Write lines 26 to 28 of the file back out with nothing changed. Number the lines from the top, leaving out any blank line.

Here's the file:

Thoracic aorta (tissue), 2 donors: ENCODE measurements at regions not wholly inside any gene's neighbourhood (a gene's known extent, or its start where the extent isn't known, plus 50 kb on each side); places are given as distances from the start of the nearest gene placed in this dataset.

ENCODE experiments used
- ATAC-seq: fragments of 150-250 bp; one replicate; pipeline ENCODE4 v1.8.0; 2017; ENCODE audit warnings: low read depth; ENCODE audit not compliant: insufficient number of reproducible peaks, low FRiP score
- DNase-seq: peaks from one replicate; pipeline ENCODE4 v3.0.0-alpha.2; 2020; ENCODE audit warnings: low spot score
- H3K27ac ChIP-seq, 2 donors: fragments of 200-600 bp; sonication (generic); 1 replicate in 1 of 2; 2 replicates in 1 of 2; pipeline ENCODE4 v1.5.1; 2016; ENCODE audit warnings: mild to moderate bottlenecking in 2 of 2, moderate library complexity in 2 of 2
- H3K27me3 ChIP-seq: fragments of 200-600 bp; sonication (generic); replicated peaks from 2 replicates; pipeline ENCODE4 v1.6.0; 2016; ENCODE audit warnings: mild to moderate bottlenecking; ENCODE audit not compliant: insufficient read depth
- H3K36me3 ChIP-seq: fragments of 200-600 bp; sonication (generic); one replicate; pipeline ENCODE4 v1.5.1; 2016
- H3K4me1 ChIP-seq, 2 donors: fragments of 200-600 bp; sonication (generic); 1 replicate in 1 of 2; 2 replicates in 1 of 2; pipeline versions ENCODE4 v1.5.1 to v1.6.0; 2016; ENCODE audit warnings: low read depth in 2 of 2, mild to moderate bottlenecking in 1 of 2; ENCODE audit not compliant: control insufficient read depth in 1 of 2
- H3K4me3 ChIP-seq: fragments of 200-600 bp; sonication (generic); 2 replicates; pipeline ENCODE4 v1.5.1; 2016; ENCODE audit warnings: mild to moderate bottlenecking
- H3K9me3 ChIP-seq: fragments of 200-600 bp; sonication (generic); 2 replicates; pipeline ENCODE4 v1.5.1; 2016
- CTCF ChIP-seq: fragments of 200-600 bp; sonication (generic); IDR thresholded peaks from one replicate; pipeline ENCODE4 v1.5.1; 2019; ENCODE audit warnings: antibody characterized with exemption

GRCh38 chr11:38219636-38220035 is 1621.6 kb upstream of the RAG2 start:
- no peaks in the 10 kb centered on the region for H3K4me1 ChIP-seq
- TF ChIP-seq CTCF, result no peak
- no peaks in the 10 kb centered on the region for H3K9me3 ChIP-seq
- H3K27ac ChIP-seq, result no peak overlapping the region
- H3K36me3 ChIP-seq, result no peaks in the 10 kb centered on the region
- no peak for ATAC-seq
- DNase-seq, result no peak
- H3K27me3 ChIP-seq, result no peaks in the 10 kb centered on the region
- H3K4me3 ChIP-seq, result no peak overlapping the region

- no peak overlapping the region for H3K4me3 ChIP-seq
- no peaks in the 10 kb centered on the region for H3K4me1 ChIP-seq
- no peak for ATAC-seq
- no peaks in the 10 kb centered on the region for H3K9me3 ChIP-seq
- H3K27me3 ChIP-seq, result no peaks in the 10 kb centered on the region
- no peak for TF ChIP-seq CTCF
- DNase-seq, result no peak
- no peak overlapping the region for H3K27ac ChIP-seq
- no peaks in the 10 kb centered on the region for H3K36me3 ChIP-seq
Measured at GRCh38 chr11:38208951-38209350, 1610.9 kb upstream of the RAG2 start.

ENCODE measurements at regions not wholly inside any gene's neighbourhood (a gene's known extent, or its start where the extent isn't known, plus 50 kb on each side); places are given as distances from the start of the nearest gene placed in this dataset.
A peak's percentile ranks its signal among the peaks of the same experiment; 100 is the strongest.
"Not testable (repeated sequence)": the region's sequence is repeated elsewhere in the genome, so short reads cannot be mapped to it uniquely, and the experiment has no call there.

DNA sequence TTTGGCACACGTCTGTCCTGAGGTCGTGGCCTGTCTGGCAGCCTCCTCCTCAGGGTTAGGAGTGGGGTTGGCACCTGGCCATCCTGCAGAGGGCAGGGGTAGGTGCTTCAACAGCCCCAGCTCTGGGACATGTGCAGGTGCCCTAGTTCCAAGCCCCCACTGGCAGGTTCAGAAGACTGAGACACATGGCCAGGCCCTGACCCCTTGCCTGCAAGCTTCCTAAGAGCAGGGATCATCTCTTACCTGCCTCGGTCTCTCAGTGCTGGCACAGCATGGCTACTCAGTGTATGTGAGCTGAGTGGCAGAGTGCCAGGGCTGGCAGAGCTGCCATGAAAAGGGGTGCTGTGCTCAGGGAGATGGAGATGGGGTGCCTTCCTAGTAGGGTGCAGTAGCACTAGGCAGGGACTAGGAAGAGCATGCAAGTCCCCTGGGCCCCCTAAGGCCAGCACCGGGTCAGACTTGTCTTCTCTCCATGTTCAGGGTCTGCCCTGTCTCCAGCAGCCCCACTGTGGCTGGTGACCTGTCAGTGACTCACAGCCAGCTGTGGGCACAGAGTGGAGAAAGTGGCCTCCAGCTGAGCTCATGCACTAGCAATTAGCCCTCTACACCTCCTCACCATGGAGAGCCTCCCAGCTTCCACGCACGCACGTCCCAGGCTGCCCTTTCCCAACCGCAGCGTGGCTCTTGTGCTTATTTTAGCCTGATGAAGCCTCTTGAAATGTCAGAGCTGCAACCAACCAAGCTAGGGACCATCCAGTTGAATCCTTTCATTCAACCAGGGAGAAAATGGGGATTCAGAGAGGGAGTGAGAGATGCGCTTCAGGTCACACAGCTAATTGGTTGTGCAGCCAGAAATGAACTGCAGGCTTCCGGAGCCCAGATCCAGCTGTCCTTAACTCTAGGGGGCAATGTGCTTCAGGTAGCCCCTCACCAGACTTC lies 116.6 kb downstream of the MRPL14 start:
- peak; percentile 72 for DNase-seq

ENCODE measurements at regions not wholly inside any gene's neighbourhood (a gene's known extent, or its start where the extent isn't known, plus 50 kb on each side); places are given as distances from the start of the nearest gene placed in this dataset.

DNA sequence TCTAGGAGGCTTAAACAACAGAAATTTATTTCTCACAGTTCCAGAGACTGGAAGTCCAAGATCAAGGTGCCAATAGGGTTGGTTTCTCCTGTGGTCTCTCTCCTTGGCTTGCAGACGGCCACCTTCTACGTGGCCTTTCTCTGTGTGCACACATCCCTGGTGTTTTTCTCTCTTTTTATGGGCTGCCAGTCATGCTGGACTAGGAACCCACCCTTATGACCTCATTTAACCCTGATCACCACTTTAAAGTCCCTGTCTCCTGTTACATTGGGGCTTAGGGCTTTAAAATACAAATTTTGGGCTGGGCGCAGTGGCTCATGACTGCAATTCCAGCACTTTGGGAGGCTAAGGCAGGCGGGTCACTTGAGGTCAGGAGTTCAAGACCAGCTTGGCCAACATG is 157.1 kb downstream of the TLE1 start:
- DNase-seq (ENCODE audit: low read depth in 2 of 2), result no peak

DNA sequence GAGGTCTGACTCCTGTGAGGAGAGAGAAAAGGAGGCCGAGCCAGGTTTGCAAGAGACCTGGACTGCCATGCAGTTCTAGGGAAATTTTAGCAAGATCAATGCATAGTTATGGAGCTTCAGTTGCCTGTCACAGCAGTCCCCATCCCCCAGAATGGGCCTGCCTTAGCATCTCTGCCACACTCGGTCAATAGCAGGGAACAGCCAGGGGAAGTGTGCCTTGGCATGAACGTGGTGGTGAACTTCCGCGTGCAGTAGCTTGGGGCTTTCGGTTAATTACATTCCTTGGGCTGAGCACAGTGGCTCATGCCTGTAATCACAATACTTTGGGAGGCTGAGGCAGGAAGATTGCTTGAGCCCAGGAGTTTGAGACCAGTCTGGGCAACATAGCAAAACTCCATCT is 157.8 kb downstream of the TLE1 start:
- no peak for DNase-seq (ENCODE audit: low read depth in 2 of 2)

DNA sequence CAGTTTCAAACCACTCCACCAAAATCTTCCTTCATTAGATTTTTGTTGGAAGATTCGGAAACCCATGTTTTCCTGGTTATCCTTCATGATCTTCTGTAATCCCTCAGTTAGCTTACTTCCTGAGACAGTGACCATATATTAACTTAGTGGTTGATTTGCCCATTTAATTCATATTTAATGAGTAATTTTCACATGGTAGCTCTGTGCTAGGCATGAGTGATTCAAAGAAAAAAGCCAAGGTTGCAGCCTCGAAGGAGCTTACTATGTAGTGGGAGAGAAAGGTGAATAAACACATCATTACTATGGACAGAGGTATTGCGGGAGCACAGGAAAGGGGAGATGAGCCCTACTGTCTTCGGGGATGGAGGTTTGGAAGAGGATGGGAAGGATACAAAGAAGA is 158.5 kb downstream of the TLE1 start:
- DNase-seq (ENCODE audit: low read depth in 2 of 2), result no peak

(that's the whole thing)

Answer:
- H3K27me3 ChIP-seq, result no peaks in the 10 kb centered on the region
- no peak for TF ChIP-seq CTCF
- DNase-seq, result no peak